Health and wellness are critical because if the caregiver gets sick they cannot enter the hospital/clinic as often your child and other patients have lowered immune systems due to chemotherapy. I did a tremendous amount of acupuncture and massage and was seen by a doctor who recommended vitamins that my body needed. My mental health was addressed by therapy. Very importantly I slept day or night anytime I could, and tried to eat as well as possible while living in a hospital. I needed my health to take care of Taylor and give my other girls (sometimes called the lost siblings) as much of my attention as possible. Lastly, we all found that laughter was the best medicine!
To summarize I would tell caregivers to:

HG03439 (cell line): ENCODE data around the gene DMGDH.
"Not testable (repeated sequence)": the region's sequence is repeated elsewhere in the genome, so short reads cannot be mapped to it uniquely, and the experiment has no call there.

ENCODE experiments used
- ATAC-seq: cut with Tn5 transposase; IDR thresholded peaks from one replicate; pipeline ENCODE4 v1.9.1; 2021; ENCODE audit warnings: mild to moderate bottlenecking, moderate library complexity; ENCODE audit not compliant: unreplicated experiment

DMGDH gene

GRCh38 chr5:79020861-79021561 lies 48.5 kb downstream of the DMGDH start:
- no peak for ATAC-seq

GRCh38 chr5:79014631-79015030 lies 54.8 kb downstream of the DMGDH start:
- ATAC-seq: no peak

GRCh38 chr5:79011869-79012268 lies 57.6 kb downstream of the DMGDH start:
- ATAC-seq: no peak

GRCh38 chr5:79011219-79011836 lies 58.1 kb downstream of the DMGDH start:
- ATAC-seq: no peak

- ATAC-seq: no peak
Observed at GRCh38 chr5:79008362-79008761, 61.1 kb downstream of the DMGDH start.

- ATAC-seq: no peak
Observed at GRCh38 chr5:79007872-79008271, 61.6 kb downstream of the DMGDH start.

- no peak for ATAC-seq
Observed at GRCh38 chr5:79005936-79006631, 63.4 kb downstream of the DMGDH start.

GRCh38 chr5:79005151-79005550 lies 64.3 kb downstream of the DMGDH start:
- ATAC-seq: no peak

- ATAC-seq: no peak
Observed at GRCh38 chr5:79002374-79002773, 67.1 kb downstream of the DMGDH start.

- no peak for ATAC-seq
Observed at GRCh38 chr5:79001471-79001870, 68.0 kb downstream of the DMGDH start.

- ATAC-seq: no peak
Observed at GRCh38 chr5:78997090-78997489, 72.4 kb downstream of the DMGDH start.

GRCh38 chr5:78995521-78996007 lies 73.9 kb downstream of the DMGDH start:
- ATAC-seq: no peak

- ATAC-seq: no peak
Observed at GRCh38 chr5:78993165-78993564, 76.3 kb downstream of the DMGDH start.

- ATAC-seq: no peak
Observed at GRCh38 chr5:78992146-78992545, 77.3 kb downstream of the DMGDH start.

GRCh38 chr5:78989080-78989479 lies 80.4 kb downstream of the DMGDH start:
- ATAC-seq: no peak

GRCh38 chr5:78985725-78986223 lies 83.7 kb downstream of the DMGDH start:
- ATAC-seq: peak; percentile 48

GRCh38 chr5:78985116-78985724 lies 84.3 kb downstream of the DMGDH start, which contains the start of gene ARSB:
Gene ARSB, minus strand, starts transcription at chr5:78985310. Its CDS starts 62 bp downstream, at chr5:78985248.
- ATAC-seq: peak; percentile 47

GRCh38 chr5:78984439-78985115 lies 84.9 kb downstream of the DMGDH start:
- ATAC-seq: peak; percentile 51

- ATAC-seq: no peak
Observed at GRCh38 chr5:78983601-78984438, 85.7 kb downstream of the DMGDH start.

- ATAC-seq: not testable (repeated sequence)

- Tag-team with a spouse, partner, family member or close friend.
- Ask for help.
- Incorporate alternative therapies into your life.
- Seek professional therapy if you think it is needed.
- Sleep as much as possible.
- Eat well, as best you can.
Taylor’s wish was that someday no child will ever have to face cancer - what’s the most important thing we as individuals can do to help make her wish a reality?
Donate to our charity. We have no paid employees, very little overhead and all of us maintain offices in our own homes, giving us the ability to eliminate most administration costs resulting in a greater amount actually given to research. The research we are currently funding costs a tangible amount of $5,000 per child, giving us the opportunity to save a child's life one family, one child at a time.